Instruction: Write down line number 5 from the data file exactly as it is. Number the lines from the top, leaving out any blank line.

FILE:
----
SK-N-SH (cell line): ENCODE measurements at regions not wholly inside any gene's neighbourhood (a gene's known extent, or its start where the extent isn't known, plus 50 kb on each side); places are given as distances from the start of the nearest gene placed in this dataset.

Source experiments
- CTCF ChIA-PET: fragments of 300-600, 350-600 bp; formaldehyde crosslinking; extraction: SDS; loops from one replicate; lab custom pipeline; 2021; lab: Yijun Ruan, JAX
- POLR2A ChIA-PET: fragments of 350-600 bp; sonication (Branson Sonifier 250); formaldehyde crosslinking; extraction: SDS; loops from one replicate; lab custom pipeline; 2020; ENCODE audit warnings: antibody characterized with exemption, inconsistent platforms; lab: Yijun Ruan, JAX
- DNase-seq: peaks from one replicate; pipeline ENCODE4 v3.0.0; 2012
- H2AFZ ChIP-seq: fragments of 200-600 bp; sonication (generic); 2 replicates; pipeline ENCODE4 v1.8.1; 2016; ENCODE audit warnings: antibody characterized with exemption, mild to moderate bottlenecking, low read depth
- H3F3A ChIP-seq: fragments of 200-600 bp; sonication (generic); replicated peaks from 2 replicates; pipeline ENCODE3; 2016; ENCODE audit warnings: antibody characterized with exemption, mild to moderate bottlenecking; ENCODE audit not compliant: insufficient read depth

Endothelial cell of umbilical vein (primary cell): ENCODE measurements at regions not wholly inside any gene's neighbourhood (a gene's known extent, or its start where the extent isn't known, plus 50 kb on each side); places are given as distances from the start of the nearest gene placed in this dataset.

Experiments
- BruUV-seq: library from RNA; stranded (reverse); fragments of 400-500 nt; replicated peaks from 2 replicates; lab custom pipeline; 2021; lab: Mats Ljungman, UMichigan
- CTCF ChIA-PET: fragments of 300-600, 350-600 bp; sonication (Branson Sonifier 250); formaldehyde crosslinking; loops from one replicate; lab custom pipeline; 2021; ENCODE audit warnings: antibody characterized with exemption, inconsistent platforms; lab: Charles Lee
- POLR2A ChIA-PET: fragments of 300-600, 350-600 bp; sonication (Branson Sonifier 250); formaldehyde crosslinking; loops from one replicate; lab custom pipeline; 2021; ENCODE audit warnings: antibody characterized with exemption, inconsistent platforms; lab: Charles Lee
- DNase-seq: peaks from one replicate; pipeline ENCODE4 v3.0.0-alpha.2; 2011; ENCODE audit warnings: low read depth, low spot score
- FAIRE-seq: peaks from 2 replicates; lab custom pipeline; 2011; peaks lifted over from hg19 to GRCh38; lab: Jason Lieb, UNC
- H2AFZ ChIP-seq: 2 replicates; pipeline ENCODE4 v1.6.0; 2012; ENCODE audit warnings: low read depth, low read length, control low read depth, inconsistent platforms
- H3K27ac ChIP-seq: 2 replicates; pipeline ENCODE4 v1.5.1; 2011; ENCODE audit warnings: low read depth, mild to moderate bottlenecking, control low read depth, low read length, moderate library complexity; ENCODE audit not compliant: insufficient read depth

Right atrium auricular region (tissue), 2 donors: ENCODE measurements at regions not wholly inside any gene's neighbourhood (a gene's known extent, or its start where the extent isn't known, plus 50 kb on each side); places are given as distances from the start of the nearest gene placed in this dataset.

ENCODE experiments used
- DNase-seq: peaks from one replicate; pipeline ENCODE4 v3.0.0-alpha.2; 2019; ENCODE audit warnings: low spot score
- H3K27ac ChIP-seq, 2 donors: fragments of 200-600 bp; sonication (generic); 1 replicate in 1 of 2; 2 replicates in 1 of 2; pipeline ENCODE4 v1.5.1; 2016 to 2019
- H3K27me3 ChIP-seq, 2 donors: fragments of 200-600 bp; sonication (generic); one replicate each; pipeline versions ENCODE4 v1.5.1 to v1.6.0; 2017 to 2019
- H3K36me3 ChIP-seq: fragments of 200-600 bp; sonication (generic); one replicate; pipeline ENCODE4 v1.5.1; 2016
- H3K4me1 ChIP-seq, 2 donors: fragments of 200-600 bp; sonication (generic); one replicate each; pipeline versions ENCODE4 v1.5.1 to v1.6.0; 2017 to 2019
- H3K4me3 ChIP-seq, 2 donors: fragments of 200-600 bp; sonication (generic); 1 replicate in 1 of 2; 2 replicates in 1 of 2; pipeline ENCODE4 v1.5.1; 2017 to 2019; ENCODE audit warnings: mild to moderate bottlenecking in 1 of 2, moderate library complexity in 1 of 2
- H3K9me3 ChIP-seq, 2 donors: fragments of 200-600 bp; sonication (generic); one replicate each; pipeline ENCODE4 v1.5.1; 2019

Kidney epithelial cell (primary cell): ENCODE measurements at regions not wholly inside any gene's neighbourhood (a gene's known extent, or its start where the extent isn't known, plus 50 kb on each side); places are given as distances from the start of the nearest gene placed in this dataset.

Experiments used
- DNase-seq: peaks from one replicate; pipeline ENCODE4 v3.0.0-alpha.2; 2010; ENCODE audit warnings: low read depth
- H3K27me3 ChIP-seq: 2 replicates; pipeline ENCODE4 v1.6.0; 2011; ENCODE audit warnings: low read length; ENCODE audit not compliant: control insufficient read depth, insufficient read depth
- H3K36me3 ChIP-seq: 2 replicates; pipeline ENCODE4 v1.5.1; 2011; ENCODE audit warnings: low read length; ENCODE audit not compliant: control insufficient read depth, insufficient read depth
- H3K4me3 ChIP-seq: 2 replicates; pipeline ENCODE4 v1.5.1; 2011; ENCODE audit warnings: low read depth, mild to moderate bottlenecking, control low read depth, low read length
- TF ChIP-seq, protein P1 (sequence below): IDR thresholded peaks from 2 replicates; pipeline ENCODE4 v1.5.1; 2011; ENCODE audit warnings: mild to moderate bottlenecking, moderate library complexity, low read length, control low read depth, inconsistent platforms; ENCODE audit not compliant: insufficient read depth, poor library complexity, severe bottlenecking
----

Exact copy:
- DNase-seq: peaks from one replicate; pipeline ENCODE4 v3.0.0; 2012